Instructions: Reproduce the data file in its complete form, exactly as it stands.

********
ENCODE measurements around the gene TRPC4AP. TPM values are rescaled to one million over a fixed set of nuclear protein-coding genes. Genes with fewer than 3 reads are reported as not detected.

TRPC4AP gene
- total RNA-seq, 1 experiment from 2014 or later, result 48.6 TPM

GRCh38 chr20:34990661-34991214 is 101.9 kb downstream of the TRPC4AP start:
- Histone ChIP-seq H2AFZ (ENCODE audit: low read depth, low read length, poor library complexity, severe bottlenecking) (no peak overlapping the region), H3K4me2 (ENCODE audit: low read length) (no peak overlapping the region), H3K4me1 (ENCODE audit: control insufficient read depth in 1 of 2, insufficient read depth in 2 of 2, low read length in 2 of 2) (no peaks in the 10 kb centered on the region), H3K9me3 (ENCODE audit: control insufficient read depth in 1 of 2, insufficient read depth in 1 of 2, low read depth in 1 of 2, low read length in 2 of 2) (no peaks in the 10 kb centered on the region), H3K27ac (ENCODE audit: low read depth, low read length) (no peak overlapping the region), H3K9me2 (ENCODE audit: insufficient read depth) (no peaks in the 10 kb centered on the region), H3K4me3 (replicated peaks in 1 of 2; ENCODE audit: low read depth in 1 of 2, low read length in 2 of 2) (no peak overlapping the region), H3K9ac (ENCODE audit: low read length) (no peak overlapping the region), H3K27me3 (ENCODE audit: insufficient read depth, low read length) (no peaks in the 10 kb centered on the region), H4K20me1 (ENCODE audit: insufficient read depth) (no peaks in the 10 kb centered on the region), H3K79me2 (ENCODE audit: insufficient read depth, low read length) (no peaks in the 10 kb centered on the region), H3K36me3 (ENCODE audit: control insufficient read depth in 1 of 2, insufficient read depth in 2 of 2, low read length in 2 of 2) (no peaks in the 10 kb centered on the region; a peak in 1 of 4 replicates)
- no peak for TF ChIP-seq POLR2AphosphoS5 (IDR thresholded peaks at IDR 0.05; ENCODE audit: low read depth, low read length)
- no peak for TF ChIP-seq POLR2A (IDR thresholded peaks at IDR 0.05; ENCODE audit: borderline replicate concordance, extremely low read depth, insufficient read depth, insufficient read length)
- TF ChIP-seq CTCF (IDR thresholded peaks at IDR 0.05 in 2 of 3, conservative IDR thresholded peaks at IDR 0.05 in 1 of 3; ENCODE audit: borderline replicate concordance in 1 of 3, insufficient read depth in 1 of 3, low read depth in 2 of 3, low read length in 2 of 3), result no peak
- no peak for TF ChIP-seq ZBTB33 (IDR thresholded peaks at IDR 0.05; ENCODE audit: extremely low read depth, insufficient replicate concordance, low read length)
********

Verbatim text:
ENCODE measurements around the gene TRPC4AP. TPM values are rescaled to one million over a fixed set of nuclear protein-coding genes. Genes with fewer than 3 reads are reported as not detected.

TRPC4AP gene
- total RNA-seq, 1 experiment from 2014 or later, result 48.6 TPM

GRCh38 chr20:34990661-34991214 is 101.9 kb downstream of the TRPC4AP start:
- Histone ChIP-seq H2AFZ (ENCODE audit: low read depth, low read length, poor library complexity, severe bottlenecking) (no peak overlapping the region), H3K4me2 (ENCODE audit: low read length) (no peak overlapping the region), H3K4me1 (ENCODE audit: control insufficient read depth in 1 of 2, insufficient read depth in 2 of 2, low read length in 2 of 2) (no peaks in the 10 kb centered on the region), H3K9me3 (ENCODE audit: control insufficient read depth in 1 of 2, insufficient read depth in 1 of 2, low read depth in 1 of 2, low read length in 2 of 2) (no peaks in the 10 kb centered on the region), H3K27ac (ENCODE audit: low read depth, low read length) (no peak overlapping the region), H3K9me2 (ENCODE audit: insufficient read depth) (no peaks in the 10 kb centered on the region), H3K4me3 (replicated peaks in 1 of 2; ENCODE audit: low read depth in 1 of 2, low read length in 2 of 2) (no peak overlapping the region), H3K9ac (ENCODE audit: low read length) (no peak overlapping the region), H3K27me3 (ENCODE audit: insufficient read depth, low read length) (no peaks in the 10 kb centered on the region), H4K20me1 (ENCODE audit: insufficient read depth) (no peaks in the 10 kb centered on the region), H3K79me2 (ENCODE audit: insufficient read depth, low read length) (no peaks in the 10 kb centered on the region), H3K36me3 (ENCODE audit: control insufficient read depth in 1 of 2, insufficient read depth in 2 of 2, low read length in 2 of 2) (no peaks in the 10 kb centered on the region; a peak in 1 of 4 replicates)
- no peak for TF ChIP-seq POLR2AphosphoS5 (IDR thresholded peaks at IDR 0.05; ENCODE audit: low read depth, low read length)
- no peak for TF ChIP-seq POLR2A (IDR thresholded peaks at IDR 0.05; ENCODE audit: borderline replicate concordance, extremely low read depth, insufficient read depth, insufficient read length)
- TF ChIP-seq CTCF (IDR thresholded peaks at IDR 0.05 in 2 of 3, conservative IDR thresholded peaks at IDR 0.05 in 1 of 3; ENCODE audit: borderline replicate concordance in 1 of 3, insufficient read depth in 1 of 3, low read depth in 2 of 3, low read length in 2 of 3), result no peak
- no peak for TF ChIP-seq ZBTB33 (IDR thresholded peaks at IDR 0.05; ENCODE audit: extremely low read depth, insufficient replicate concordance, low read length)